Strawberry season far from ideal
STANTHORPE strawberry growers sweated out this summer season as temperatures soared to record heights.
At the start of the season in August last year Stanthorpe welcomed four new growers expecting to take advantage of Stanthorpe's renowned 'cold country' summer.
What they actually got were scorching heatwaves followed by flooding downpours.
Although Pinata was one of the operations to break new ground, their farm manager Sean Riley has five years in Stanthorpe under his belt already.
"Everyone got hit pretty hard," Mr Riley said.
"I've not seen a weather pattern like this in Stanthorpe before."
Picking started in late September, a spring plagued by uncharacteristically high temperatures.
"The heat stress meant the plants struggled to get enough root structure," Mr Riley said.
"The fruit we were getting was very small. You want your fruit to do a lot of growing in the spring."
Instead, the plants retreated into a vegetative state, growing out runners instead of fruit and flowers.
279.4mm of rain fell on the Granite Belt during December, accounting for almost one third of the region's 2014 total, essentially drowning the plants.
"We had just started to see a turnaround in early December when the rains hit," Mr Riley said.
"We managed to still get some yield but the plants were spoilt.
"The rain meant a lot of soft fruit, and a lot of wastage."
Yield was reduced from a pick of around five tonnes per day at the beginning of the season down to about two tonnes per day by mid-December.
"I wasn't worried as it was just a matter of time," Mr Riley said.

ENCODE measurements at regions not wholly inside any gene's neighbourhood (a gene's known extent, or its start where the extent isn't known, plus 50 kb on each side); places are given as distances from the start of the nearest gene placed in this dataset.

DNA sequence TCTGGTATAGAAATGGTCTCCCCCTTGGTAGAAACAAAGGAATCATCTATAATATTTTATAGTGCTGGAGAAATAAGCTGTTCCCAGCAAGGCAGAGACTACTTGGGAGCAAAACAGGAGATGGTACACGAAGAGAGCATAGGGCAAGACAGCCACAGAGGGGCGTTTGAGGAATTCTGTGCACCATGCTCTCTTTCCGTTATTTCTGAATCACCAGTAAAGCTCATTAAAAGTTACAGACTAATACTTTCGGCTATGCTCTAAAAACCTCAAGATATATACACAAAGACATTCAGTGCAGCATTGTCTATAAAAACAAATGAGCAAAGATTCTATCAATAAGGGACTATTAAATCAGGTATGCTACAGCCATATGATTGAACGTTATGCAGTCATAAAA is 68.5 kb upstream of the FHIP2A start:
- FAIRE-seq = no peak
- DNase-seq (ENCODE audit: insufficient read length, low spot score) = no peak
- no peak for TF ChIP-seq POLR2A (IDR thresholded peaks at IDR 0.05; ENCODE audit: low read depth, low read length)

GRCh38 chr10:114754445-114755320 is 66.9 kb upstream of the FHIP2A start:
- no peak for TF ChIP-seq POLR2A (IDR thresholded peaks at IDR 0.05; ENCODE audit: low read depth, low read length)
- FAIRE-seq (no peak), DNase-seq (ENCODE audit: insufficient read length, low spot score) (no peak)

While the hot days weren't ideal, it was the hot nights that proved the real challenge.
"The flower doesn't fill out and the fruit grows smaller so it's no good to us," Mr Riley said.
"We need larger, marketable fruit."
To survive, Mr Riley said the team changed up their practices and took a few risks.
"This time it paid off," he said.
"Our practice this time around was a bit different to a normal season but we had nothing to lose."
Implementing overhead sprinklers to keep the fruit cooler was one simple tool.
It took the plants four to five weeks to start producing saleable size fruit in good quantities again.
Last week they reached six tonne per day from their 250,000 plants.
As the temperature drops now though, so too will yields and with just over three months left until the season ends in May, growers are hoping current conditions hold firm.
"We should hopefully see consistent yield from here on out," Mr Riley said.
"It was a tough start-up for Pinata but we weren't expecting miracles in our first season.
"One thing we can't control is the weather."
When the Stanthorpe season comes to an end for Pinata their Waymuran property on the north coast will kick in.
In preparation for next year the Stanthorpe property has prepared a further nine hectares of ground ready for planting in May, setting aside five hectares for a rest season.